Best of the Decade: How Minecraft changed the game for videogames
October was not a great time to request an interview with the Minecraft team. These folks were just a tad busy.
It had been a little over 10 years since Mojang, once an independent, grassroots gaming label, launched that very first beta test — before they were purchased by Microsoft in 2014 for over $2 billion. But, this year, the developers aren't looking back. They all gathered in Barcelona, Spain on a company retreat of sorts to think about and brainstorm the future.
Nov. 12 marked the U.S. beta launch of Minecraft Earth, the company's Pokémon Go!-esque augmented reality mobile game in which players create their own 3D structures by collecting "tappable" building pieces in their area. In one week, Mojang saw 1.4 million downloads across the App Store and Google Play, per external stats logged by Sensor Tower. As of this week, that number reportedly rose to 2.5 million — and we're not even at the "official" launch stage yet. Then there's the forthcoming debut of Minecraft Dungeons, the franchise's first foray into the "dungeon crawler" arena. It's crazy to think how, in the span of 10 years, what was once a small indie title built itself into one of the most influential, best-selling videogames of all time.
When Lydia Winters, the chief brand officer at Mojang, finally has a spare moment to speak to EW over the phone, the feeling seems mutual. "Originally, our feeling was that we would make games about anything and so we had other IP games," she says. "But as Minecraft grew in popularity, we realized we had something so unique that we should continue to build on what Minecraft is because it resonates so well with people. Instead, we're thinking about what new genres can we take Minecraft in."
Considering how fast the popularity of this craft-and-combat adventure game grew, Mojang came to this realization pretty early on. Minecraft was first just a digital sandbox in which users could create. It was "a fun hobby project," as Winters put it, something for Swedish creator Markus Persson (a.k.a. Notch) to put out into the world and evolve through player feedback. (This was before what we know now as beta launches became so popular.) Back then, Minecraft wasn't even called Minecraft. Winters, who herself got started as a fan recording gameplay for YouTube videos, remembers when the game was called Cave Game, "because it was just literally a game where caves were generated." Through user feedback, the title became Minecraft Order of the Stone until Notch shortened it to just Minecraft.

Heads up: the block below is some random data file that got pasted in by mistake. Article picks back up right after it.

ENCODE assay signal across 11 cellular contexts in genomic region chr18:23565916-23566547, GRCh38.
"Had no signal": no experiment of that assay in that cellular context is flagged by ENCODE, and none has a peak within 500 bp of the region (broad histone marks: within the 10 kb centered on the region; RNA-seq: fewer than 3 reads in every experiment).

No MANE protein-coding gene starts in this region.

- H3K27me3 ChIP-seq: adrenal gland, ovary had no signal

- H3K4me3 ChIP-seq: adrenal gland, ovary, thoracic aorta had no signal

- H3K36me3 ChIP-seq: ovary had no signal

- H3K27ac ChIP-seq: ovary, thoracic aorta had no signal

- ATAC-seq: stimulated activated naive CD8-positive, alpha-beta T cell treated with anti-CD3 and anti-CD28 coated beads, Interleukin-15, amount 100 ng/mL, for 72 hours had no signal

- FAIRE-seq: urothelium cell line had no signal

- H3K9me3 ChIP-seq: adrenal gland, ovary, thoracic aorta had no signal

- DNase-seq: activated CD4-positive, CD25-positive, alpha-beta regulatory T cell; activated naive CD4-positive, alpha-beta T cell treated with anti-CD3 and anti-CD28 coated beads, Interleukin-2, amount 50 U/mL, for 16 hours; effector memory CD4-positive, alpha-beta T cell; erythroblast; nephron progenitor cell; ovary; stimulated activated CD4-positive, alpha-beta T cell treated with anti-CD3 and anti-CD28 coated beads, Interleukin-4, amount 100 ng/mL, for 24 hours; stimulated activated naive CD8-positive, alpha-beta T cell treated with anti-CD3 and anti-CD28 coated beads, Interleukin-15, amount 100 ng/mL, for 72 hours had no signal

This pretty much sums up how Minecraft has always evolved into the next big thing: user feedback turns to action.
2012 began the company's partnership with the United Nations, called Block by Block, a foundation that uses Minecraft in real-world architectural planning. (You can't say that about Pokémon Go!) "That was from a Swedish [architect] whose son was like, 'Why don't you use Minecraft for that?'" Winters says. Minecraft: Education Edition came in 2016 after Mojang saw "teachers just using Minecraft in their classrooms because they loved it." Winters adds, "Very quickly as a company we realized that Minecraft had unlimited potential because people were using it in so many ways."
Today more than 112 million gamers play each month, and the studio, whose success raised the bar for indie developer potential, is still looking to see where they can take Minecraft next. Despite a false alarm this year, thanks to a Twitter trend, that does not include Minecraft 2 — even though fans seem to bring up that topic over and over again.
"If you think about what Minecraft was at the beginning and what it is now, we're far beyond a sequel at this point with the number of updates and cool things being added to the game," Winters says, putting that topic to rest. "I would be so curious from our community, What would Minecraft 2 be? Because we're just continuing on Minecraft as it is and building out the world even more."
Winters also confirms there are no plans at the moment to keep the Telltale Minecraft series alive. (The award-winning Telltale Games studio, which produced releases around The Walking Dead and The Wolf Among Us, shuttered this year, but a separate holding company is now trying to open its doors again.) Winters remarks, "When we thought about what we can do next, we really thought more about how we can push things further and make things really different."
Those answers include Minecraft: Dungeons, birthed out of an internal love at the company for dungeon crawlers, as well as the free ray-tracing update through a partnership with Nvidia that gives these virtual blocks a major glow-up. Dungeons, specifically, feels like "a new era" for the franchise, according to Winters, because it "really opens up a very very different style of gameplay than we have in core Minecraft." She adds, "You have combat but it's not one of its biggest features."
Perhaps the biggest new territory for Mojang is feature filmmaking. The Minecraft movie, which has been in development for quite some time, is currently scheduled to hit theaters on March 4, 2022. Players can already "go to YouTube and see all kinds of animated things," Winters says. That's why there will be a live-action component to the film, directed by Peter Sollett of Nick & Norah's Infinite Playlist. "Obviously, since we're quite a few years in, it's proving a bit more difficult. But, for us, it's about getting it right. And Minecraft doesn't have a story, so how do we create a unique story that will resonate with our huge player base? It's a very exciting challenge." The story for the movie is briefly described as the tale of a teenage girl and her unlikely group of adventurers who set out to save Overworld from the malevolent Ender Dragon.